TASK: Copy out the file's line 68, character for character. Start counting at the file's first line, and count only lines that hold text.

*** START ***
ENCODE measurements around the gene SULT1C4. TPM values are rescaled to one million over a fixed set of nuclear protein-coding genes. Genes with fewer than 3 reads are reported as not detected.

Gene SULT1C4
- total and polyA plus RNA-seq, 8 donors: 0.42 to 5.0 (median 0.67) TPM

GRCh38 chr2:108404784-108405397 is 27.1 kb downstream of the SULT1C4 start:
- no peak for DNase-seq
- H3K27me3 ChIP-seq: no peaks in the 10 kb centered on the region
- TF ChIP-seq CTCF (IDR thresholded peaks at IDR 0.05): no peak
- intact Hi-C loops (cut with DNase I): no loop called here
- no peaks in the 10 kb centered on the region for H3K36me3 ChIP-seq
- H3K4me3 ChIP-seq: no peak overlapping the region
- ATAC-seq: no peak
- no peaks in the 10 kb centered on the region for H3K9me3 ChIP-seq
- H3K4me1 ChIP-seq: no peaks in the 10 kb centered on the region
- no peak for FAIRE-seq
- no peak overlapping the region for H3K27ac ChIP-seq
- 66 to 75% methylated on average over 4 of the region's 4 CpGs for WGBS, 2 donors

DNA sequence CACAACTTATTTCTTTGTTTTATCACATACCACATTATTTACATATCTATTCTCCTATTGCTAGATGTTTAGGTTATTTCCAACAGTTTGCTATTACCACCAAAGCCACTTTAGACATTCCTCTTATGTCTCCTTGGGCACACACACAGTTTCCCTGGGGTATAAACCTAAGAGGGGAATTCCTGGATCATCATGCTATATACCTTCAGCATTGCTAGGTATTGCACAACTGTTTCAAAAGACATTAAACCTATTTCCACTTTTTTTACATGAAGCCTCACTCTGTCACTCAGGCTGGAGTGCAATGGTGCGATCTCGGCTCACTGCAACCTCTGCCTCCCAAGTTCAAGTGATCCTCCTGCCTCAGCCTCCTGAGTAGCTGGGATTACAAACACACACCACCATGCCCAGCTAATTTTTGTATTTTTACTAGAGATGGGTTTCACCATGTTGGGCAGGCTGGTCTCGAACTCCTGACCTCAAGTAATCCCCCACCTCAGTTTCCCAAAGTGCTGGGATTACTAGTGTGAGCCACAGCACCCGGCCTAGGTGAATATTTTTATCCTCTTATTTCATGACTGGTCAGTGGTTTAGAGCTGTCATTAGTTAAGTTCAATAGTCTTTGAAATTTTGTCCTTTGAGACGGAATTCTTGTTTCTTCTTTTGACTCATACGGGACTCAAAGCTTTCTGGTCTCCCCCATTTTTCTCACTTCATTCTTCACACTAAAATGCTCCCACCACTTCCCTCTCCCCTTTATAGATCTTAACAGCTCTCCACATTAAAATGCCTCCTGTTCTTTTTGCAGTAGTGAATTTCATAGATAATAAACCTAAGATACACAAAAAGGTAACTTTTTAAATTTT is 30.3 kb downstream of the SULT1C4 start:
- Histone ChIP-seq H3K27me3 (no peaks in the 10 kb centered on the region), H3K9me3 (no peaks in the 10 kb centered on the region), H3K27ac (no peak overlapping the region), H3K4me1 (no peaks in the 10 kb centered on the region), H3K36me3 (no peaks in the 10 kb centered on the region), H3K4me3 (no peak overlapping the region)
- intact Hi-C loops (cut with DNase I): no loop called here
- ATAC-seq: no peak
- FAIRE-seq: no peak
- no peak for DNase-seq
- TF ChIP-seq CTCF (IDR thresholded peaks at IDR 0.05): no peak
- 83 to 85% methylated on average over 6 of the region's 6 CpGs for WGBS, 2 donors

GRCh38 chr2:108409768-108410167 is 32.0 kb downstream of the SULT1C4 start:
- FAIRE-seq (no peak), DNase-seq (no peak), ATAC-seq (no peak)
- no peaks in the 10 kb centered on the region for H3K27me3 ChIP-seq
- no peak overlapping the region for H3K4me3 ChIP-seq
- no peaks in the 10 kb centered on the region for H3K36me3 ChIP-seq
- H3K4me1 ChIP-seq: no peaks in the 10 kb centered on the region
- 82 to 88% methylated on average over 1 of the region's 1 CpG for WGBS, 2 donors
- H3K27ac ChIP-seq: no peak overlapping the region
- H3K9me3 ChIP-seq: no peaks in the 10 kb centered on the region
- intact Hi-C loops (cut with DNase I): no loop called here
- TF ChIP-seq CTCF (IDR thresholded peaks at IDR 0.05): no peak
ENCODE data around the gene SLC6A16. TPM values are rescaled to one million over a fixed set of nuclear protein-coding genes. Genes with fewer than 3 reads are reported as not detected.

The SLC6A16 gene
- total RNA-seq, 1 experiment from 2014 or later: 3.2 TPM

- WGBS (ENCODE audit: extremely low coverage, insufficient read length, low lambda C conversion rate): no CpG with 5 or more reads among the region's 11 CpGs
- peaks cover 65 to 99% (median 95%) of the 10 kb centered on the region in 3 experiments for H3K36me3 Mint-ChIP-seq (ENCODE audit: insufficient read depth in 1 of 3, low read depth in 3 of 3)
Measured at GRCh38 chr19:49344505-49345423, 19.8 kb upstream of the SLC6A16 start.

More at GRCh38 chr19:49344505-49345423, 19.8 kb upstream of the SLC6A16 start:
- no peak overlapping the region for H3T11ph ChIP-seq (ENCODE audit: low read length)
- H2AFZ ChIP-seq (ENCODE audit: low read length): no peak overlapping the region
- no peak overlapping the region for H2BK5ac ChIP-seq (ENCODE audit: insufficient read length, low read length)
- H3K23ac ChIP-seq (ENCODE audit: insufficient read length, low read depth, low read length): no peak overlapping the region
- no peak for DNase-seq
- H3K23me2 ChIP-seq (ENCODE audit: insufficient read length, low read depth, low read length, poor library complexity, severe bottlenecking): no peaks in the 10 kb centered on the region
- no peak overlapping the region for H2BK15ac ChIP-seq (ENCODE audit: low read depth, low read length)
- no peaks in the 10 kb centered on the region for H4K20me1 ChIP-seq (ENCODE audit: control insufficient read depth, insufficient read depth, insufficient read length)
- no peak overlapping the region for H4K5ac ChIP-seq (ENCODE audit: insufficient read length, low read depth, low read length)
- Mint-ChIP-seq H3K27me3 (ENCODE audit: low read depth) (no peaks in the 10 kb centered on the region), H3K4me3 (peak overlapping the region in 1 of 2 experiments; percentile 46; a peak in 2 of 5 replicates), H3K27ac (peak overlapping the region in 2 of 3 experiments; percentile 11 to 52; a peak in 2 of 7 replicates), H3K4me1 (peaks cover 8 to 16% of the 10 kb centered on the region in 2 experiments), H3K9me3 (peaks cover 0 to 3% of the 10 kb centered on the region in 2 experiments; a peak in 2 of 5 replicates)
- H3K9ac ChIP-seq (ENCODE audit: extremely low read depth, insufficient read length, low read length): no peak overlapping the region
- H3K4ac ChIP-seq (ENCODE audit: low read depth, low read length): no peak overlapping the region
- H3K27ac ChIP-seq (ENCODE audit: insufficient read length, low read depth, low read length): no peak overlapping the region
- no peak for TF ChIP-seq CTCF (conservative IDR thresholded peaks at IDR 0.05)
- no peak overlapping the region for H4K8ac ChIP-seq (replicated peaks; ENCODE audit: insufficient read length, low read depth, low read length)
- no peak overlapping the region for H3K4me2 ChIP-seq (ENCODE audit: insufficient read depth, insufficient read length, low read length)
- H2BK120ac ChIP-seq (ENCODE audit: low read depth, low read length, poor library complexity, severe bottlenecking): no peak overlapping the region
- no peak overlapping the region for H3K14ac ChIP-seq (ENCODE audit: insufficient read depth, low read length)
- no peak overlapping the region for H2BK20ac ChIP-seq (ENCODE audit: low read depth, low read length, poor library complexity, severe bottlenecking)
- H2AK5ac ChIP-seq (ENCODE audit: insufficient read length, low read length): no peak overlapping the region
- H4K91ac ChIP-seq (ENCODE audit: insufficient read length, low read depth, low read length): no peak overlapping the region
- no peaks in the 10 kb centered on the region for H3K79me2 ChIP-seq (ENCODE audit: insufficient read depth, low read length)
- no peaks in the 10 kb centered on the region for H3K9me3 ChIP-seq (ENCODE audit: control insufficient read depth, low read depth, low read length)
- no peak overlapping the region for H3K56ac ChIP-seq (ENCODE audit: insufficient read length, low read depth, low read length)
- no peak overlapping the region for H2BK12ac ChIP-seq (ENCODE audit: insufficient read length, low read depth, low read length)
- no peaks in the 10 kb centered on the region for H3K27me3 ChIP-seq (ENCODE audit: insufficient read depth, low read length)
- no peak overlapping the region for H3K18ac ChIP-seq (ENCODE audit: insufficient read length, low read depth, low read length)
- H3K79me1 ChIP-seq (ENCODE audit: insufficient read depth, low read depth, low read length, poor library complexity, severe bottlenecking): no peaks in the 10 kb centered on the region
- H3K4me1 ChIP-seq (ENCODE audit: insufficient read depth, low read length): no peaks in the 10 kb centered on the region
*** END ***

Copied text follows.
- no peaks in the 10 kb centered on the region for H3K27me3 ChIP-seq (ENCODE audit: insufficient read depth, low read length)